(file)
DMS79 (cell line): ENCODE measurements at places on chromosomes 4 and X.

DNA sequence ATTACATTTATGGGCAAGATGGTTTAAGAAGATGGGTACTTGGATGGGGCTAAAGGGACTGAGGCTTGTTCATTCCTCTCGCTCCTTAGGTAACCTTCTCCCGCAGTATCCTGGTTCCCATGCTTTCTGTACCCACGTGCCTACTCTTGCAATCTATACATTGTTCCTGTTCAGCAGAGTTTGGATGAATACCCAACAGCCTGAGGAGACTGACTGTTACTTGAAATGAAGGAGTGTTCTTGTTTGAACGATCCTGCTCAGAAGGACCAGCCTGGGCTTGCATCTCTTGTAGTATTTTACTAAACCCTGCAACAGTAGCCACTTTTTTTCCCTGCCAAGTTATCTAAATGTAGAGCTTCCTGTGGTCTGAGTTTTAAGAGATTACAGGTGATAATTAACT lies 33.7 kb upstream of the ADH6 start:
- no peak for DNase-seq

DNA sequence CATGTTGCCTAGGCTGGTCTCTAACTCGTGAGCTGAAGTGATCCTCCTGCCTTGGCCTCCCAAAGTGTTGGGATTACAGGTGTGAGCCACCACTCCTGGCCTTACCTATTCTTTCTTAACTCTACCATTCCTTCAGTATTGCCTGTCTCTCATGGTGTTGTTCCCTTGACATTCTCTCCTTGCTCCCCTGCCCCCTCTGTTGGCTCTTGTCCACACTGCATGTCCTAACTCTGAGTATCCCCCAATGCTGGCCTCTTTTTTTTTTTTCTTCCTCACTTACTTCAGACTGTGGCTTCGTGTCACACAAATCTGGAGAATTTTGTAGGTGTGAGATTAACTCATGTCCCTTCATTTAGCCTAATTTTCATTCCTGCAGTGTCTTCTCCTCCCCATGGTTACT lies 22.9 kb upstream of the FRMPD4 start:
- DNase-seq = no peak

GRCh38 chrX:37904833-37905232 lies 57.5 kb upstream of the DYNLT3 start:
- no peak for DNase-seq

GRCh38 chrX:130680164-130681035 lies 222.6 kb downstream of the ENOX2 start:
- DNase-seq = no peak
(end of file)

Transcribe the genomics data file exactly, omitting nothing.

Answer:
DMS79 (cell line): ENCODE measurements at places on chromosomes 4 and X.

DNA sequence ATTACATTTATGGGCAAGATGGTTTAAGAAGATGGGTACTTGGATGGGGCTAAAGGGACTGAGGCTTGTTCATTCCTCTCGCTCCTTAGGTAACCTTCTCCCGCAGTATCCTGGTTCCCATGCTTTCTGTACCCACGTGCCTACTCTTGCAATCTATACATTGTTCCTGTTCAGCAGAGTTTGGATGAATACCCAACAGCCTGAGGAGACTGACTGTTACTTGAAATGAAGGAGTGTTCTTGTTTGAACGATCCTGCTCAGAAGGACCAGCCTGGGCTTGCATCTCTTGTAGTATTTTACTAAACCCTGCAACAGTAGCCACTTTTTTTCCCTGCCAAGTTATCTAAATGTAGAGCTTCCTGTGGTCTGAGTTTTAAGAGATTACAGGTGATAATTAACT lies 33.7 kb upstream of the ADH6 start:
- no peak for DNase-seq

DNA sequence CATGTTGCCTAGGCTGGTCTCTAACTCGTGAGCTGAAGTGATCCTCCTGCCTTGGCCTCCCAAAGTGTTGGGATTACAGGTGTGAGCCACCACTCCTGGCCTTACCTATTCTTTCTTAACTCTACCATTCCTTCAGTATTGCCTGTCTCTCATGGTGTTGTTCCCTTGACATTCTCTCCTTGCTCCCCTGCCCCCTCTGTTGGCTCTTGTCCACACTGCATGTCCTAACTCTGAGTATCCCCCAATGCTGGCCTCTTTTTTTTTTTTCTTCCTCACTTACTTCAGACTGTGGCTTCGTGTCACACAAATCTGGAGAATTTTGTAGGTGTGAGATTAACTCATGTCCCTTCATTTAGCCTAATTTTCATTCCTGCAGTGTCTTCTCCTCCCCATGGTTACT lies 22.9 kb upstream of the FRMPD4 start:
- DNase-seq = no peak

GRCh38 chrX:37904833-37905232 lies 57.5 kb upstream of the DYNLT3 start:
- no peak for DNase-seq

GRCh38 chrX:130680164-130681035 lies 222.6 kb downstream of the ENOX2 start:
- DNase-seq = no peak